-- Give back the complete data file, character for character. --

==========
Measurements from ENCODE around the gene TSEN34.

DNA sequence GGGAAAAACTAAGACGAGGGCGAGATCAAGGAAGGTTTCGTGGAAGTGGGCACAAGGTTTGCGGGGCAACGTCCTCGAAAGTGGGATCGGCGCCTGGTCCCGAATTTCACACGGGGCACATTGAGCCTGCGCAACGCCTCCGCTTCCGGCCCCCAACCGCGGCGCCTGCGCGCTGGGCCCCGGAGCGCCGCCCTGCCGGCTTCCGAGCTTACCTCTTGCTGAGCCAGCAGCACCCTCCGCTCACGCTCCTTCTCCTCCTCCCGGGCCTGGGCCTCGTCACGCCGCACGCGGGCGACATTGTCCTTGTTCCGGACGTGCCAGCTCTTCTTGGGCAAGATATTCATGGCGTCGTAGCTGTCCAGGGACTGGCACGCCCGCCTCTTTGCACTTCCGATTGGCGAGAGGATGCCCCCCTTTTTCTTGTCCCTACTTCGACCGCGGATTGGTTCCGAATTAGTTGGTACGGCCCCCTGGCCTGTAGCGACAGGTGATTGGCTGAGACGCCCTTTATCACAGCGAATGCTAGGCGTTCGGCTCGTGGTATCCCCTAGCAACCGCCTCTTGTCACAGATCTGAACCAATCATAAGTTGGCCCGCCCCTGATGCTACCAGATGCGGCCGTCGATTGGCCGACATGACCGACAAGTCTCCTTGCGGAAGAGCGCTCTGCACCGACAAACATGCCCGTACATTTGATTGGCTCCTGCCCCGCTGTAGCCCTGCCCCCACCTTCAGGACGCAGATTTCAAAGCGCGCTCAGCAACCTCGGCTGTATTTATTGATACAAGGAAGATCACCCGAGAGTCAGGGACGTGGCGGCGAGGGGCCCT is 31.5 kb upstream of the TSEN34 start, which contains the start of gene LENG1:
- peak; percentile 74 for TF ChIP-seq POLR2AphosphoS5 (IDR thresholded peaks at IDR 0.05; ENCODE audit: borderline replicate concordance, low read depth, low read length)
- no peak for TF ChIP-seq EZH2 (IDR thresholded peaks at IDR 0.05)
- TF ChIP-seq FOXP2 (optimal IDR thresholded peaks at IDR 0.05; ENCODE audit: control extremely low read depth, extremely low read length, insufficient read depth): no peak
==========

Measurements from ENCODE around the gene TSEN34.

DNA sequence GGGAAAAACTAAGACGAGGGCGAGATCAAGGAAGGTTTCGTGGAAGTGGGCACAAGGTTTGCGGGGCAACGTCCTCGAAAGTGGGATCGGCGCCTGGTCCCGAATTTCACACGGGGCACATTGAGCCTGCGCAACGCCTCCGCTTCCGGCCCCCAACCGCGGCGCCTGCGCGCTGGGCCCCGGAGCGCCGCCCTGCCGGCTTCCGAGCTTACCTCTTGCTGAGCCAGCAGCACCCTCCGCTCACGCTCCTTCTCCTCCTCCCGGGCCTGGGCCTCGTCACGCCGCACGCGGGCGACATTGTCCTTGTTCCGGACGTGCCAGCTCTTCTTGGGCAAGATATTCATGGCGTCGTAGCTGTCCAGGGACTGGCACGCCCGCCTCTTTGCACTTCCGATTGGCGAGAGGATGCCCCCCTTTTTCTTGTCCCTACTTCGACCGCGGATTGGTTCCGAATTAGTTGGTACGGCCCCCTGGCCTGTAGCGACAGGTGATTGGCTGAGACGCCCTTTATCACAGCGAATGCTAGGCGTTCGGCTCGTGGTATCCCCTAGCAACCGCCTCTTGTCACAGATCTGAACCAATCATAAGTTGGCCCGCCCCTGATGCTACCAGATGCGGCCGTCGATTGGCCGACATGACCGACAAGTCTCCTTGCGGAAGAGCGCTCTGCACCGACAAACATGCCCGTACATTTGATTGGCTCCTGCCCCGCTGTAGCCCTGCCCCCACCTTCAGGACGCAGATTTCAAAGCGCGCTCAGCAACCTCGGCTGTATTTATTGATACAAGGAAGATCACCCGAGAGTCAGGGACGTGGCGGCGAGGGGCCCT is 31.5 kb upstream of the TSEN34 start, which contains the start of gene LENG1:
- peak; percentile 74 for TF ChIP-seq POLR2AphosphoS5 (IDR thresholded peaks at IDR 0.05; ENCODE audit: borderline replicate concordance, low read depth, low read length)
- no peak for TF ChIP-seq EZH2 (IDR thresholded peaks at IDR 0.05)
- TF ChIP-seq FOXP2 (optimal IDR thresholded peaks at IDR 0.05; ENCODE audit: control extremely low read depth, extremely low read length, insufficient read depth): no peak